For nearly two weeks, the Obama health care plan has been mired in a controversy over supposed mandatory counseling requirements for seniors about end-of-life care. Is it true? Hard to tell when on page 424, the section in question begins:
(a) MEDICARE.—17 (1) IN GENERAL.—Section 61 of the Social18 Security Act (42 U.S.C. 1395x) is amended—(A) in subsection (s)(2)—(i) by striking ‘‘and’’ at the end of subparagraph (DD); (ii) by adding ‘‘and’’ at the end of subparagraph (EE); and (iii) by adding at the end the following new subparagraph: ‘‘(FF) advance care planning consultation (as2 defined in subsection (hhh)(1));’’; and (B) by adding at the end the following new subsection: ‘‘Advance Care Planning Consultation
That’s gobbedlygook any way you look at it.
Today, the president finally said something coherent about the controversy, asserting that the section in question didn’t mandate counseling, but merely mandated that the providers of the counseling be paid by Medicare. Perhaps, but you can’t tell that from the face of the legislation.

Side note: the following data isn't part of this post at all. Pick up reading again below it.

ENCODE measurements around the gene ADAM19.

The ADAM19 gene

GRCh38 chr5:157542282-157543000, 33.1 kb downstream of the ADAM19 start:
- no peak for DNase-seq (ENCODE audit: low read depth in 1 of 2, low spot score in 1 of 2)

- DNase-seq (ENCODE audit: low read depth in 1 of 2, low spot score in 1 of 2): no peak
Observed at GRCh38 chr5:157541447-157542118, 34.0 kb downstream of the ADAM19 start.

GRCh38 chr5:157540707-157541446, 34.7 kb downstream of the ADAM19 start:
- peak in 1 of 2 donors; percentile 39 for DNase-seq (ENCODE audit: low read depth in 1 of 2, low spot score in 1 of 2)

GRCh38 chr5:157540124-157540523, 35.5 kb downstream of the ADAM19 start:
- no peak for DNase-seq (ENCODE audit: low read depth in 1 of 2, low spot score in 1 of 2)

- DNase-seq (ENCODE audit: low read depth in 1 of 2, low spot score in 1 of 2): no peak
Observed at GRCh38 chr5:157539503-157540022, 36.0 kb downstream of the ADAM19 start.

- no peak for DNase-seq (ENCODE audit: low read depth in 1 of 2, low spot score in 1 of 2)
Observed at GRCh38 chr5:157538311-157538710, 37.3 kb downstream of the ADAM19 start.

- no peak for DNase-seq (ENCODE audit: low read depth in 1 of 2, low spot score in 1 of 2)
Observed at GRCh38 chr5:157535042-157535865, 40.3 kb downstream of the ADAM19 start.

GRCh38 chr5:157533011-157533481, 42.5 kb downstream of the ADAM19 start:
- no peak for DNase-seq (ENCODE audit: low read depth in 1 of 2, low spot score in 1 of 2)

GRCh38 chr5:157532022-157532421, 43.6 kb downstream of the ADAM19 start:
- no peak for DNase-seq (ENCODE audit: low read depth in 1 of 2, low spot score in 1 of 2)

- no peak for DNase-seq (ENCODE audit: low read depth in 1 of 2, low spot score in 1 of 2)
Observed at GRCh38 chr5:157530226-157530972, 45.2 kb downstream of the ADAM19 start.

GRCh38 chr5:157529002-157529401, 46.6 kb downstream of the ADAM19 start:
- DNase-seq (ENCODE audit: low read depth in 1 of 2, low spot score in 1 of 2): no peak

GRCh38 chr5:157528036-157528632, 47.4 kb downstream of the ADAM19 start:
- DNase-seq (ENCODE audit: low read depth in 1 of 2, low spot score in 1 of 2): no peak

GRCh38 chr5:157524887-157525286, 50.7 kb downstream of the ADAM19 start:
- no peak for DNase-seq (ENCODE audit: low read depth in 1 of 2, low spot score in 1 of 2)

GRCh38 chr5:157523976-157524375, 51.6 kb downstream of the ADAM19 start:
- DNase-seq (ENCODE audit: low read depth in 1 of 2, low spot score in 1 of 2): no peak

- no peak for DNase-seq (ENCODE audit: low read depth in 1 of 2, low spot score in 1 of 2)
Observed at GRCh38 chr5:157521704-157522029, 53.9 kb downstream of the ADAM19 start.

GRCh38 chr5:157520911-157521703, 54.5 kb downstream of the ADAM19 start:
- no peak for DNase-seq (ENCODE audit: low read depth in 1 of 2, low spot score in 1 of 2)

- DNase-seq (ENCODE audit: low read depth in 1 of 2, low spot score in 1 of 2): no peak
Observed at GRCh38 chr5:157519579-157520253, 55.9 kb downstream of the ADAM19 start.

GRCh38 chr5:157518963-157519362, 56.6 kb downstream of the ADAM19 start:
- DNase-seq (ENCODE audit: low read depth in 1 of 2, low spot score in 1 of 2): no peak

The one sure way to ensure that this brouhaha goes away is to amend the bill by adding the following provisions: State explicitly that the counseling is entirely voluntary–both for the patient and the medical provider. Another welcomed assurance would be an amendment stating that the patient will not lose benefits if he/she refuses counseling or does not sign an advance directive. Finally, to ensure that the “counseling” isn’t directed at persuading seniors to refuse care, add a provision along the same lines of the Kennedy/Brownback bill passed last year to prevent genetic counselors of pregnant women carrying a Down baby from pushing the abortion option.
More analysis about this and other aspects of the Obamacare controversy over at Secondhand Smoke.